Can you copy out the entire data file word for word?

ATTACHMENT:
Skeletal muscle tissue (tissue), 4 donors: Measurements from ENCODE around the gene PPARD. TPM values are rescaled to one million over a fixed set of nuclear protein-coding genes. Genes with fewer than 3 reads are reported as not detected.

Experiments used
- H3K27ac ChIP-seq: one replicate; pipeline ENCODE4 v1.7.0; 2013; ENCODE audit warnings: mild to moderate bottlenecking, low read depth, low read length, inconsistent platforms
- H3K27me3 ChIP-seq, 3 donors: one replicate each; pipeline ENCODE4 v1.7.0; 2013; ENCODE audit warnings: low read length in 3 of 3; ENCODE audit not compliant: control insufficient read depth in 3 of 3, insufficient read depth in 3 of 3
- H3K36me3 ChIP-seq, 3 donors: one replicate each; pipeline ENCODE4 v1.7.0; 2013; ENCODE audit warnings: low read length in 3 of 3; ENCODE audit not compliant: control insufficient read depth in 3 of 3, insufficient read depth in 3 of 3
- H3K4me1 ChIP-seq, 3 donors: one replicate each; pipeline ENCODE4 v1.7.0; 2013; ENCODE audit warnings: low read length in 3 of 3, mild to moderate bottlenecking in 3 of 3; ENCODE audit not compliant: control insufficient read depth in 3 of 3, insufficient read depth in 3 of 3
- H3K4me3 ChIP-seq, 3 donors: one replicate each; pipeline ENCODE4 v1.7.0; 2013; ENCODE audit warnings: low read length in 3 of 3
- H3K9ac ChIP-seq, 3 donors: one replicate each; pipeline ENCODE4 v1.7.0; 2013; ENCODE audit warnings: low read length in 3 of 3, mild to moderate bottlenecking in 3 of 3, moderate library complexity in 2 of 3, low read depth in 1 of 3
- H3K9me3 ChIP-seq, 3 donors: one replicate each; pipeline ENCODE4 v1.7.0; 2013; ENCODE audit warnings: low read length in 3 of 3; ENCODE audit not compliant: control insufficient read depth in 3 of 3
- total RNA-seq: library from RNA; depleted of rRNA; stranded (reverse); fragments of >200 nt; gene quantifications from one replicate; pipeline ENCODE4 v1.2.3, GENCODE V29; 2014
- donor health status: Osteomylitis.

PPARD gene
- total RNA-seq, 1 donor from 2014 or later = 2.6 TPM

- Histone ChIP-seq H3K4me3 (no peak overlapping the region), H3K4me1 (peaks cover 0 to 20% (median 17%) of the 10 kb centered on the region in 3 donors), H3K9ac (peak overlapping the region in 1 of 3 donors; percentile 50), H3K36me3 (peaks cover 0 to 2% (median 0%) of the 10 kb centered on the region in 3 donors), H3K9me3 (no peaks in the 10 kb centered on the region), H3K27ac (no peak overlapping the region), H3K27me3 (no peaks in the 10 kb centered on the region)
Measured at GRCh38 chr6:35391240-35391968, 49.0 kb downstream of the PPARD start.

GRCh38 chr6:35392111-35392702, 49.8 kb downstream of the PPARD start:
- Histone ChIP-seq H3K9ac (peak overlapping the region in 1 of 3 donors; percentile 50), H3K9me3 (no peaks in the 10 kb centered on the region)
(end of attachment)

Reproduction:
Skeletal muscle tissue (tissue), 4 donors: Measurements from ENCODE around the gene PPARD. TPM values are rescaled to one million over a fixed set of nuclear protein-coding genes. Genes with fewer than 3 reads are reported as not detected.

Experiments used
- H3K27ac ChIP-seq: one replicate; pipeline ENCODE4 v1.7.0; 2013; ENCODE audit warnings: mild to moderate bottlenecking, low read depth, low read length, inconsistent platforms
- H3K27me3 ChIP-seq, 3 donors: one replicate each; pipeline ENCODE4 v1.7.0; 2013; ENCODE audit warnings: low read length in 3 of 3; ENCODE audit not compliant: control insufficient read depth in 3 of 3, insufficient read depth in 3 of 3
- H3K36me3 ChIP-seq, 3 donors: one replicate each; pipeline ENCODE4 v1.7.0; 2013; ENCODE audit warnings: low read length in 3 of 3; ENCODE audit not compliant: control insufficient read depth in 3 of 3, insufficient read depth in 3 of 3
- H3K4me1 ChIP-seq, 3 donors: one replicate each; pipeline ENCODE4 v1.7.0; 2013; ENCODE audit warnings: low read length in 3 of 3, mild to moderate bottlenecking in 3 of 3; ENCODE audit not compliant: control insufficient read depth in 3 of 3, insufficient read depth in 3 of 3
- H3K4me3 ChIP-seq, 3 donors: one replicate each; pipeline ENCODE4 v1.7.0; 2013; ENCODE audit warnings: low read length in 3 of 3
- H3K9ac ChIP-seq, 3 donors: one replicate each; pipeline ENCODE4 v1.7.0; 2013; ENCODE audit warnings: low read length in 3 of 3, mild to moderate bottlenecking in 3 of 3, moderate library complexity in 2 of 3, low read depth in 1 of 3
- H3K9me3 ChIP-seq, 3 donors: one replicate each; pipeline ENCODE4 v1.7.0; 2013; ENCODE audit warnings: low read length in 3 of 3; ENCODE audit not compliant: control insufficient read depth in 3 of 3
- total RNA-seq: library from RNA; depleted of rRNA; stranded (reverse); fragments of >200 nt; gene quantifications from one replicate; pipeline ENCODE4 v1.2.3, GENCODE V29; 2014
- donor health status: Osteomylitis.

PPARD gene
- total RNA-seq, 1 donor from 2014 or later = 2.6 TPM

- Histone ChIP-seq H3K4me3 (no peak overlapping the region), H3K4me1 (peaks cover 0 to 20% (median 17%) of the 10 kb centered on the region in 3 donors), H3K9ac (peak overlapping the region in 1 of 3 donors; percentile 50), H3K36me3 (peaks cover 0 to 2% (median 0%) of the 10 kb centered on the region in 3 donors), H3K9me3 (no peaks in the 10 kb centered on the region), H3K27ac (no peak overlapping the region), H3K27me3 (no peaks in the 10 kb centered on the region)
Measured at GRCh38 chr6:35391240-35391968, 49.0 kb downstream of the PPARD start.

GRCh38 chr6:35392111-35392702, 49.8 kb downstream of the PPARD start:
- Histone ChIP-seq H3K9ac (peak overlapping the region in 1 of 3 donors; percentile 50), H3K9me3 (no peaks in the 10 kb centered on the region)